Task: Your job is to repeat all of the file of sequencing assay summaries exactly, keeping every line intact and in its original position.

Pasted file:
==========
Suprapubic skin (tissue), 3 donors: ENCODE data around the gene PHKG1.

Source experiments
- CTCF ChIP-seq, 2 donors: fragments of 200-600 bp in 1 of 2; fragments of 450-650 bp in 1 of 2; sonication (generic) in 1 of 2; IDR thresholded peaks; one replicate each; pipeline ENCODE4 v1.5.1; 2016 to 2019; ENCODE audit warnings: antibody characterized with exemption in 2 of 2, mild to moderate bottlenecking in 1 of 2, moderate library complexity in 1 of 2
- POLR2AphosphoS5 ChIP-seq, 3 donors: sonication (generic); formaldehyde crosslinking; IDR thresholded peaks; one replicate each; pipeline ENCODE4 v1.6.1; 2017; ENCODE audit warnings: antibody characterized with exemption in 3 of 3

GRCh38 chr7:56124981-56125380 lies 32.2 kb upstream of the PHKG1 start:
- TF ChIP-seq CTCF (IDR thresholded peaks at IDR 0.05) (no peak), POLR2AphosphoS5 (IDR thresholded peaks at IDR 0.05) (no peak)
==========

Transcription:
Suprapubic skin (tissue), 3 donors: ENCODE data around the gene PHKG1.

Source experiments
- CTCF ChIP-seq, 2 donors: fragments of 200-600 bp in 1 of 2; fragments of 450-650 bp in 1 of 2; sonication (generic) in 1 of 2; IDR thresholded peaks; one replicate each; pipeline ENCODE4 v1.5.1; 2016 to 2019; ENCODE audit warnings: antibody characterized with exemption in 2 of 2, mild to moderate bottlenecking in 1 of 2, moderate library complexity in 1 of 2
- POLR2AphosphoS5 ChIP-seq, 3 donors: sonication (generic); formaldehyde crosslinking; IDR thresholded peaks; one replicate each; pipeline ENCODE4 v1.6.1; 2017; ENCODE audit warnings: antibody characterized with exemption in 3 of 3

GRCh38 chr7:56124981-56125380 lies 32.2 kb upstream of the PHKG1 start:
- TF ChIP-seq CTCF (IDR thresholded peaks at IDR 0.05) (no peak), POLR2AphosphoS5 (IDR thresholded peaks at IDR 0.05) (no peak)